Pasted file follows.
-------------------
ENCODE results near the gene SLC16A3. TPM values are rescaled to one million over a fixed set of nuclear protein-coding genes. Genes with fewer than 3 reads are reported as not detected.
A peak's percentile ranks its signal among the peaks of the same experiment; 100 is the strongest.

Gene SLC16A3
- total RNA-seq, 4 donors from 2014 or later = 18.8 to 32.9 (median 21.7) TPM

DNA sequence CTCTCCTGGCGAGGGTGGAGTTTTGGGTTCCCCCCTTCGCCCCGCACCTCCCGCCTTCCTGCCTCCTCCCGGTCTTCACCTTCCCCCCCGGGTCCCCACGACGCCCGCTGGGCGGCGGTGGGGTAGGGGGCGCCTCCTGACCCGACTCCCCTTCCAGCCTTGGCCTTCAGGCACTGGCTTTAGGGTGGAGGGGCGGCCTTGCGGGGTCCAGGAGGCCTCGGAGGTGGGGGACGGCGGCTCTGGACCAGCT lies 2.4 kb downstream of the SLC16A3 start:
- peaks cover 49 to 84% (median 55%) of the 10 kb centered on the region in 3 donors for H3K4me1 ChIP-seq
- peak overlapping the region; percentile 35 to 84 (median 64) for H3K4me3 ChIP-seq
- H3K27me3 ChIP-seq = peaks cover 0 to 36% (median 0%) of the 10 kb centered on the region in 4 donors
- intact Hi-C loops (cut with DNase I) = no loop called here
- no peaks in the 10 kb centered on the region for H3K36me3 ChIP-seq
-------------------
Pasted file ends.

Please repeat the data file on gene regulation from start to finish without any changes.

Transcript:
ENCODE results near the gene SLC16A3. TPM values are rescaled to one million over a fixed set of nuclear protein-coding genes. Genes with fewer than 3 reads are reported as not detected.
A peak's percentile ranks its signal among the peaks of the same experiment; 100 is the strongest.

Gene SLC16A3
- total RNA-seq, 4 donors from 2014 or later = 18.8 to 32.9 (median 21.7) TPM

DNA sequence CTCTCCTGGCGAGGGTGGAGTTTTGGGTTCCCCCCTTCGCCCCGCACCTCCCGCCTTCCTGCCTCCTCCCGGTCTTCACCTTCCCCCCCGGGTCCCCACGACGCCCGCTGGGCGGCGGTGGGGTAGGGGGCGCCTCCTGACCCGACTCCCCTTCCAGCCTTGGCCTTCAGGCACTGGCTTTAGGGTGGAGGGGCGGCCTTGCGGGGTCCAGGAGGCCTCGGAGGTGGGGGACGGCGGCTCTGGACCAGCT lies 2.4 kb downstream of the SLC16A3 start:
- peaks cover 49 to 84% (median 55%) of the 10 kb centered on the region in 3 donors for H3K4me1 ChIP-seq
- peak overlapping the region; percentile 35 to 84 (median 64) for H3K4me3 ChIP-seq
- H3K27me3 ChIP-seq = peaks cover 0 to 36% (median 0%) of the 10 kb centered on the region in 4 donors
- intact Hi-C loops (cut with DNase I) = no loop called here
- no peaks in the 10 kb centered on the region for H3K36me3 ChIP-seq